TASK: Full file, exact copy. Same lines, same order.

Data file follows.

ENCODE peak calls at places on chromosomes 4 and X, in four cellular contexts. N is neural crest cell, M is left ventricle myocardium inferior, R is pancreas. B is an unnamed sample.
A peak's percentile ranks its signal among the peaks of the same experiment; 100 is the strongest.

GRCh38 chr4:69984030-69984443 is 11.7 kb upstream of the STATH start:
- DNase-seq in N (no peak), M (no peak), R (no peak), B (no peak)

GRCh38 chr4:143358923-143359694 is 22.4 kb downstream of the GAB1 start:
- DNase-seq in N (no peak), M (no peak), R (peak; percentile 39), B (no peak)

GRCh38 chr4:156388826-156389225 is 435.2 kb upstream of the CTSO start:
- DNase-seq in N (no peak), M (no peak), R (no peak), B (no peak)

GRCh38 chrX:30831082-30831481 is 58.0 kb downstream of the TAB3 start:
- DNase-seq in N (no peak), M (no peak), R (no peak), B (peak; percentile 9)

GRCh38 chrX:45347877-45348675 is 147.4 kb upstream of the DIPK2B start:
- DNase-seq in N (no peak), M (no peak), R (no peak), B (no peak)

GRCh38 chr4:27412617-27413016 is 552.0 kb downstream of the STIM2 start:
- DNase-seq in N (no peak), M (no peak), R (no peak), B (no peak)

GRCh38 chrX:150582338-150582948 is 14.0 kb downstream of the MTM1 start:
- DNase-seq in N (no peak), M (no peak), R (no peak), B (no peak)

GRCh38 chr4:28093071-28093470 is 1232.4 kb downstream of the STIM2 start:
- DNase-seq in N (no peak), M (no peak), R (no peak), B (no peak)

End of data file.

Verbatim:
ENCODE peak calls at places on chromosomes 4 and X, in four cellular contexts. N is neural crest cell, M is left ventricle myocardium inferior, R is pancreas. B is an unnamed sample.
A peak's percentile ranks its signal among the peaks of the same experiment; 100 is the strongest.

GRCh38 chr4:69984030-69984443 is 11.7 kb upstream of the STATH start:
- DNase-seq in N (no peak), M (no peak), R (no peak), B (no peak)

GRCh38 chr4:143358923-143359694 is 22.4 kb downstream of the GAB1 start:
- DNase-seq in N (no peak), M (no peak), R (peak; percentile 39), B (no peak)

GRCh38 chr4:156388826-156389225 is 435.2 kb upstream of the CTSO start:
- DNase-seq in N (no peak), M (no peak), R (no peak), B (no peak)

GRCh38 chrX:30831082-30831481 is 58.0 kb downstream of the TAB3 start:
- DNase-seq in N (no peak), M (no peak), R (no peak), B (peak; percentile 9)

GRCh38 chrX:45347877-45348675 is 147.4 kb upstream of the DIPK2B start:
- DNase-seq in N (no peak), M (no peak), R (no peak), B (no peak)

GRCh38 chr4:27412617-27413016 is 552.0 kb downstream of the STIM2 start:
- DNase-seq in N (no peak), M (no peak), R (no peak), B (no peak)

GRCh38 chrX:150582338-150582948 is 14.0 kb downstream of the MTM1 start:
- DNase-seq in N (no peak), M (no peak), R (no peak), B (no peak)

GRCh38 chr4:28093071-28093470 is 1232.4 kb downstream of the STIM2 start:
- DNase-seq in N (no peak), M (no peak), R (no peak), B (no peak)